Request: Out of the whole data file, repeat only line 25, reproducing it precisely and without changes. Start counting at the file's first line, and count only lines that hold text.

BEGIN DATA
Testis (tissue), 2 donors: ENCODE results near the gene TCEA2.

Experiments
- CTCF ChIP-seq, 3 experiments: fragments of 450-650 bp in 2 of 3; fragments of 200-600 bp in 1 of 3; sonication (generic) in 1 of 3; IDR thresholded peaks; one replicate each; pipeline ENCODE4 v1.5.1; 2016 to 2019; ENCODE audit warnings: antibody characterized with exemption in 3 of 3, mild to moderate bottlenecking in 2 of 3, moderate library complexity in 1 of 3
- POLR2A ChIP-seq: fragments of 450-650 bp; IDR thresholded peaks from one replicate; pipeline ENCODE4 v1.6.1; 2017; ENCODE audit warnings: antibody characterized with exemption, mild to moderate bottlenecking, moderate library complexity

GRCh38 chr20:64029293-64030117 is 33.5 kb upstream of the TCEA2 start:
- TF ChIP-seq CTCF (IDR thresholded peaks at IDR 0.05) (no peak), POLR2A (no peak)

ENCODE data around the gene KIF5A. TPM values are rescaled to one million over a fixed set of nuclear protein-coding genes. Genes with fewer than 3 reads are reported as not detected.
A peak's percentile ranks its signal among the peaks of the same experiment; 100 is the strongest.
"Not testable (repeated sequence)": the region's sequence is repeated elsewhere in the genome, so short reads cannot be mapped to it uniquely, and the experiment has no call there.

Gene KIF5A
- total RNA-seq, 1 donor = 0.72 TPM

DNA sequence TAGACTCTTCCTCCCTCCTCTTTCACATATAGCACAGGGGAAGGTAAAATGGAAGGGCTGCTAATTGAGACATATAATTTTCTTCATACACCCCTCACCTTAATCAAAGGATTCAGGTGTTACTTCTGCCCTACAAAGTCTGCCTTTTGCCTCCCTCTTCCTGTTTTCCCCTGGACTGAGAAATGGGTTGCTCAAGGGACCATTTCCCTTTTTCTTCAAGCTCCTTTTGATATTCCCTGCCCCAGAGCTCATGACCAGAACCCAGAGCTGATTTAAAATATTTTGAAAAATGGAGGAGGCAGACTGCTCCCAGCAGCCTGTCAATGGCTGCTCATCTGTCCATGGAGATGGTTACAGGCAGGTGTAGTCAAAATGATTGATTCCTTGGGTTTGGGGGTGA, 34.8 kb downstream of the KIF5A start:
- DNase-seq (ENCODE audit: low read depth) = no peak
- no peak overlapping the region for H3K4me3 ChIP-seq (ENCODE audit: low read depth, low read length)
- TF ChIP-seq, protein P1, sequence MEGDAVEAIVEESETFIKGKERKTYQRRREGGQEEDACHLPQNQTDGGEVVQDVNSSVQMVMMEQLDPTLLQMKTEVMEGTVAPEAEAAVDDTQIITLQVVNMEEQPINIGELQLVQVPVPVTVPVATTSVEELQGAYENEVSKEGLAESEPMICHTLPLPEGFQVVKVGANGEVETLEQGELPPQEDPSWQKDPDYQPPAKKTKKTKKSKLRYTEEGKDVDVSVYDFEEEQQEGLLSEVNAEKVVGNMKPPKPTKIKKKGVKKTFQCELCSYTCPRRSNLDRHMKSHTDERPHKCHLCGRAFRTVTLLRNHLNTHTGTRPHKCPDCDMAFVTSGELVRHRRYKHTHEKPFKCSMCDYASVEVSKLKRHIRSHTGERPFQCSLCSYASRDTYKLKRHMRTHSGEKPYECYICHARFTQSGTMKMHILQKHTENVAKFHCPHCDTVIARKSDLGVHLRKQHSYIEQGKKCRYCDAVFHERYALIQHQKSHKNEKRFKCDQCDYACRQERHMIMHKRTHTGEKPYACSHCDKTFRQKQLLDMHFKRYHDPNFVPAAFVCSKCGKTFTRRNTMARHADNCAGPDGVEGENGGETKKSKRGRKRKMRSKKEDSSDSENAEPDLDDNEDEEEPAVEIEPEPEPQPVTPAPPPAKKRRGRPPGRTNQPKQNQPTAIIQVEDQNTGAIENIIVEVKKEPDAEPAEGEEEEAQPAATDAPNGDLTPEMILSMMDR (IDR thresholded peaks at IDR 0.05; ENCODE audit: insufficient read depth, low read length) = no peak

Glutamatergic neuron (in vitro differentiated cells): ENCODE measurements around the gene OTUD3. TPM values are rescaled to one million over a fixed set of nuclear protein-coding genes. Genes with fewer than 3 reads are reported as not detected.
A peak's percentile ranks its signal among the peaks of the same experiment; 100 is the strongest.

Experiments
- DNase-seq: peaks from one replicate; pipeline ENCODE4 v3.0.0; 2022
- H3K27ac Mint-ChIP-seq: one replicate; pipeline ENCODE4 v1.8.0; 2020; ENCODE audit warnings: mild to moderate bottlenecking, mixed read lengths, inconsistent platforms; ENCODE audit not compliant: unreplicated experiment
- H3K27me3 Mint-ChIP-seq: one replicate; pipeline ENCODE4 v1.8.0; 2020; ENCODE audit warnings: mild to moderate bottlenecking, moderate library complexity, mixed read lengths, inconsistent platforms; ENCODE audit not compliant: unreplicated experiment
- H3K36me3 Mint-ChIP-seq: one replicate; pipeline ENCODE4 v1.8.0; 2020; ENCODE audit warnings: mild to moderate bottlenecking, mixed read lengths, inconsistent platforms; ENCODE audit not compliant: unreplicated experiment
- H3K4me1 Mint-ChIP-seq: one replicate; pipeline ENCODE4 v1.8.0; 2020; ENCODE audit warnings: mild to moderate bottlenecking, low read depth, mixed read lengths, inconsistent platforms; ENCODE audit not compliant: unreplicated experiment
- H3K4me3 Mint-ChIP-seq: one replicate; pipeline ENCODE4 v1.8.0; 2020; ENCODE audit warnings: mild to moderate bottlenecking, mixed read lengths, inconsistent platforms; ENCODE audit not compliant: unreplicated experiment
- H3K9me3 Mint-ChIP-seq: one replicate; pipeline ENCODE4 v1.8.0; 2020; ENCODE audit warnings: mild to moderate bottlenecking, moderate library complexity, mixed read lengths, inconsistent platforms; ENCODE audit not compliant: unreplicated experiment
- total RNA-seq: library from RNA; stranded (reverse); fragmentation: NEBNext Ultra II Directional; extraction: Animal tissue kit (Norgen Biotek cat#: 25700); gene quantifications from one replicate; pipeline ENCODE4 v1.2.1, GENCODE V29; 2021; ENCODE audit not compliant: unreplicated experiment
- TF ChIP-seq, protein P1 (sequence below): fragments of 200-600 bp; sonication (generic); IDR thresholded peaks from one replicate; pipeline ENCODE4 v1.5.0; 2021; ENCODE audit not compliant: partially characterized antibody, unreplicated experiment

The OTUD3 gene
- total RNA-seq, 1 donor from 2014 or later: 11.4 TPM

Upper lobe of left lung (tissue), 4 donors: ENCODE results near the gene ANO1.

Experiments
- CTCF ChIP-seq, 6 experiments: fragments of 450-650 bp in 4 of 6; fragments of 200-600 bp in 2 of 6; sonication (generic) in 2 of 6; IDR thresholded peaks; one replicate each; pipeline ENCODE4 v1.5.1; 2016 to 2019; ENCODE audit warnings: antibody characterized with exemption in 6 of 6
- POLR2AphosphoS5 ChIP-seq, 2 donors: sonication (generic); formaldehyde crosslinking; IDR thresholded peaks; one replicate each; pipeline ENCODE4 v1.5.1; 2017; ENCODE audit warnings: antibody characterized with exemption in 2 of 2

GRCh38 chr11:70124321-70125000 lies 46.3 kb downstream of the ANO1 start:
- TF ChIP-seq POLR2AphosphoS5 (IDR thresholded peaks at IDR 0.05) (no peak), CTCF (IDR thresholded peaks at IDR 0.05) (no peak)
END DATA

- H3K9me3 Mint-ChIP-seq: one replicate; pipeline ENCODE4 v1.8.0; 2020; ENCODE audit warnings: mild to moderate bottlenecking, moderate library complexity, mixed read lengths, inconsistent platforms; ENCODE audit not compliant: unreplicated experiment